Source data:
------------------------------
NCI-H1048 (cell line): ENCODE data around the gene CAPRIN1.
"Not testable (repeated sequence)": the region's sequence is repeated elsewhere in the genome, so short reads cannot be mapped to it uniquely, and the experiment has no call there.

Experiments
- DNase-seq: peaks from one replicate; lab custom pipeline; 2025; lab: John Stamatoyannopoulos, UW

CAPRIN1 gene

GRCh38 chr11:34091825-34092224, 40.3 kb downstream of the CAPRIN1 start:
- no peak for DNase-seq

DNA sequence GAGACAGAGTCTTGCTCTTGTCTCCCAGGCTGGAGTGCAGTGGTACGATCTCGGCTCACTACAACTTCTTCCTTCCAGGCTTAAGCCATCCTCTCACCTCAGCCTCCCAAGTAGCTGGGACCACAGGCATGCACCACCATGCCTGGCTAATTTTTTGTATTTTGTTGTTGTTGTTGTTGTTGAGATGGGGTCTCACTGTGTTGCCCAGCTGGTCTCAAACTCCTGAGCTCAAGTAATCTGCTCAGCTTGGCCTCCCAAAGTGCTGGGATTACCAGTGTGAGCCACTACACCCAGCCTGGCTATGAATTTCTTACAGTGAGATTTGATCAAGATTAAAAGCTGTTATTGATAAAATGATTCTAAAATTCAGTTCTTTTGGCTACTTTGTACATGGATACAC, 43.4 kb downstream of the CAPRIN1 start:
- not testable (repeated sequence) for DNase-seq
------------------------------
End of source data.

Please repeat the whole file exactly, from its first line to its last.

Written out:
NCI-H1048 (cell line): ENCODE data around the gene CAPRIN1.
"Not testable (repeated sequence)": the region's sequence is repeated elsewhere in the genome, so short reads cannot be mapped to it uniquely, and the experiment has no call there.

Experiments
- DNase-seq: peaks from one replicate; lab custom pipeline; 2025; lab: John Stamatoyannopoulos, UW

CAPRIN1 gene

GRCh38 chr11:34091825-34092224, 40.3 kb downstream of the CAPRIN1 start:
- no peak for DNase-seq

DNA sequence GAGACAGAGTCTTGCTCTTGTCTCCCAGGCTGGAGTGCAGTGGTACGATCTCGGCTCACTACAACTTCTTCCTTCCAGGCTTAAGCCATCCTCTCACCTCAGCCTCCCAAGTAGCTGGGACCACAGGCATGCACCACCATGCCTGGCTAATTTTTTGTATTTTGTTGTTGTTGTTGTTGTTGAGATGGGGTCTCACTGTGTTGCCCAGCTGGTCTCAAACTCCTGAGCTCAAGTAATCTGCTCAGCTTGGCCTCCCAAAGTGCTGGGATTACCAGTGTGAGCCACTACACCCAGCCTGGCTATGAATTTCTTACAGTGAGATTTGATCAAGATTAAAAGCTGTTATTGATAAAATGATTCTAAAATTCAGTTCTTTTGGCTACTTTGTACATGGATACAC, 43.4 kb downstream of the CAPRIN1 start:
- not testable (repeated sequence) for DNase-seq